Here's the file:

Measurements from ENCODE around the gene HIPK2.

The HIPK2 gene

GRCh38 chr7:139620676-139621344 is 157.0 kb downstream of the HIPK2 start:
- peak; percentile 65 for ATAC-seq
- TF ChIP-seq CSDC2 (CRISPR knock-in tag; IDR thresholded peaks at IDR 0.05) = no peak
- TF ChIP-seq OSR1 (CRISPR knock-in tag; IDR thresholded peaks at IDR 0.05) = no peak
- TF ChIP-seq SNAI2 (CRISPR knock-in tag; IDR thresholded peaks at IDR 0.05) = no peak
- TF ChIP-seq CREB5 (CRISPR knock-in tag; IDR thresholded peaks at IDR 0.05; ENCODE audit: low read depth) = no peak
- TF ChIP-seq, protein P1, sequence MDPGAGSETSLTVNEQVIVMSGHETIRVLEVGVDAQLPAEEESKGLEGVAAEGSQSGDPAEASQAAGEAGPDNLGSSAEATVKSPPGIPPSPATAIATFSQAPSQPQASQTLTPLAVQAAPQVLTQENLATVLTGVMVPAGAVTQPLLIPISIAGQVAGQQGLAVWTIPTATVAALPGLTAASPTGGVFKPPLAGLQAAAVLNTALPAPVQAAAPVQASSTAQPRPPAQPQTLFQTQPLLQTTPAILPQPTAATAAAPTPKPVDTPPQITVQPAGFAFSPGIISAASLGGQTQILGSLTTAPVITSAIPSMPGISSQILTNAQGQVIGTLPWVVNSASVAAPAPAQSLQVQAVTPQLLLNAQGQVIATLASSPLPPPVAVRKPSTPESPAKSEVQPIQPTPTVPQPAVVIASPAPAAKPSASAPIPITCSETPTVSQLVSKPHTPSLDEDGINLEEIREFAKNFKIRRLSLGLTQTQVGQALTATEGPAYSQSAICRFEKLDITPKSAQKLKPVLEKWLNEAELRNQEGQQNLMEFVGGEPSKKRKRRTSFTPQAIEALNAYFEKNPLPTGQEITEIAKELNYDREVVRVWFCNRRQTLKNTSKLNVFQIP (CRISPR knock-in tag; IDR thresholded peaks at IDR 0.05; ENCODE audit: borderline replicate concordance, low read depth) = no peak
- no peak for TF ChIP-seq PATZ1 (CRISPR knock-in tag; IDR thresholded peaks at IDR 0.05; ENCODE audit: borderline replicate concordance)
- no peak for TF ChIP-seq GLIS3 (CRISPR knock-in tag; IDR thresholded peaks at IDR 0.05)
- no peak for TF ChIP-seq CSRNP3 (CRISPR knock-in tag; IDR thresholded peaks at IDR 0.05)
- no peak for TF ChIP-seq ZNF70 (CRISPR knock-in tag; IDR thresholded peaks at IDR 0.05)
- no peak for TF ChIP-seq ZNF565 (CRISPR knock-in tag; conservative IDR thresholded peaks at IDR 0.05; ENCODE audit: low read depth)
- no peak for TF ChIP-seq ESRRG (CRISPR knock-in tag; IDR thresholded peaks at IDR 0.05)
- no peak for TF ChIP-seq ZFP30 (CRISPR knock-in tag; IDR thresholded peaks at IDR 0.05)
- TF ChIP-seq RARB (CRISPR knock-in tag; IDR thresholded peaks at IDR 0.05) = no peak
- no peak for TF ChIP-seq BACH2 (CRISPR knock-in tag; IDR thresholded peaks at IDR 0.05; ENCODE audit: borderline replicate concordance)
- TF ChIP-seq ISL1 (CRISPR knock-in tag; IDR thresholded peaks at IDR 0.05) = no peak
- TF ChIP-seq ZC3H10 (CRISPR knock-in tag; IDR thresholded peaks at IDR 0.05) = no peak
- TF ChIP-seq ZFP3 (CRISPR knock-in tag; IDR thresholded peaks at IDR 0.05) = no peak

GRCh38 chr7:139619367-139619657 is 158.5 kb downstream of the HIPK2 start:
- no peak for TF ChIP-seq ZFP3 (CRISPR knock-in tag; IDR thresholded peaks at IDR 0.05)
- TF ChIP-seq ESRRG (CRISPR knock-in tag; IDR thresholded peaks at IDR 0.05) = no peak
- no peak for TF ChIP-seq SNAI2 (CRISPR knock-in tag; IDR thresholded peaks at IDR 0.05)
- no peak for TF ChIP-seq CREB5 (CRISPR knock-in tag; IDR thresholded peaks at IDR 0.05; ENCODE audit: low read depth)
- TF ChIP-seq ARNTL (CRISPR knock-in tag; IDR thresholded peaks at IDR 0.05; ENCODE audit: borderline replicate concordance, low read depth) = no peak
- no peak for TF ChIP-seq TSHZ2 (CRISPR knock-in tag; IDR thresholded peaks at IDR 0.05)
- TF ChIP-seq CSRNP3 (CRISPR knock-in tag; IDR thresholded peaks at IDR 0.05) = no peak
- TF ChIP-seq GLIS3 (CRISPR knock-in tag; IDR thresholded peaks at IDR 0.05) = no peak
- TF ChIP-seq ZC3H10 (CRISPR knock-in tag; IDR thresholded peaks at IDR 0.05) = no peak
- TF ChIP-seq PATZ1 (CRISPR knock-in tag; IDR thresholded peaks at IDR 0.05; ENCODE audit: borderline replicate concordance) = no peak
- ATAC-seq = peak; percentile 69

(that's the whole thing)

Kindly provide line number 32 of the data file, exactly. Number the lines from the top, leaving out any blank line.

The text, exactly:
- TF ChIP-seq PATZ1 (CRISPR knock-in tag; IDR thresholded peaks at IDR 0.05; ENCODE audit: borderline replicate concordance) = no peak